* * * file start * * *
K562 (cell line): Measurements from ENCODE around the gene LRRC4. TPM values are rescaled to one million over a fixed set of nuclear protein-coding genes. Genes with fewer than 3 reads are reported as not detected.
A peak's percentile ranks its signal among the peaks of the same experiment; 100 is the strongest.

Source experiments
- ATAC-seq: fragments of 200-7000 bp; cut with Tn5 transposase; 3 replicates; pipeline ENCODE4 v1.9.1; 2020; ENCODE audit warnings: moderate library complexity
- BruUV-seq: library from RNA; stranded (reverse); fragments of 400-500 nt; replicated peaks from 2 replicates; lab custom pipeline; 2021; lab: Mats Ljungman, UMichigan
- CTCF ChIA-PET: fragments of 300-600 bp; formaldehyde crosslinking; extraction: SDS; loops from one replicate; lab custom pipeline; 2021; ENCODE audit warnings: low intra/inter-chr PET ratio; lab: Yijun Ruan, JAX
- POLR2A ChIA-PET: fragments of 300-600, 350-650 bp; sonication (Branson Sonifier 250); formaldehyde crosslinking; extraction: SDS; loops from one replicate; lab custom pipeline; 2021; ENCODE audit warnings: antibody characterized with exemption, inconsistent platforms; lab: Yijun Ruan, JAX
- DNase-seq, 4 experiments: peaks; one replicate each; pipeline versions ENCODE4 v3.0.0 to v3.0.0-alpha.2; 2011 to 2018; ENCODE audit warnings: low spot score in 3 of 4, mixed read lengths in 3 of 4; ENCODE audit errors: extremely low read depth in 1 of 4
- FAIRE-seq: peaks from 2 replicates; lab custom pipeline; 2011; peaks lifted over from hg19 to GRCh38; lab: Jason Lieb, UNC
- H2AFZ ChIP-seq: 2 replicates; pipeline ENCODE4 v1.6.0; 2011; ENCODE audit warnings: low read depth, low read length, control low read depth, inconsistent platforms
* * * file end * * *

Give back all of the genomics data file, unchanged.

K562 (cell line): Measurements from ENCODE around the gene LRRC4. TPM values are rescaled to one million over a fixed set of nuclear protein-coding genes. Genes with fewer than 3 reads are reported as not detected.
A peak's percentile ranks its signal among the peaks of the same experiment; 100 is the strongest.

Source experiments
- ATAC-seq: fragments of 200-7000 bp; cut with Tn5 transposase; 3 replicates; pipeline ENCODE4 v1.9.1; 2020; ENCODE audit warnings: moderate library complexity
- BruUV-seq: library from RNA; stranded (reverse); fragments of 400-500 nt; replicated peaks from 2 replicates; lab custom pipeline; 2021; lab: Mats Ljungman, UMichigan
- CTCF ChIA-PET: fragments of 300-600 bp; formaldehyde crosslinking; extraction: SDS; loops from one replicate; lab custom pipeline; 2021; ENCODE audit warnings: low intra/inter-chr PET ratio; lab: Yijun Ruan, JAX
- POLR2A ChIA-PET: fragments of 300-600, 350-650 bp; sonication (Branson Sonifier 250); formaldehyde crosslinking; extraction: SDS; loops from one replicate; lab custom pipeline; 2021; ENCODE audit warnings: antibody characterized with exemption, inconsistent platforms; lab: Yijun Ruan, JAX
- DNase-seq, 4 experiments: peaks; one replicate each; pipeline versions ENCODE4 v3.0.0 to v3.0.0-alpha.2; 2011 to 2018; ENCODE audit warnings: low spot score in 3 of 4, mixed read lengths in 3 of 4; ENCODE audit errors: extremely low read depth in 1 of 4
- FAIRE-seq: peaks from 2 replicates; lab custom pipeline; 2011; peaks lifted over from hg19 to GRCh38; lab: Jason Lieb, UNC
- H2AFZ ChIP-seq: 2 replicates; pipeline ENCODE4 v1.6.0; 2011; ENCODE audit warnings: low read depth, low read length, control low read depth, inconsistent platforms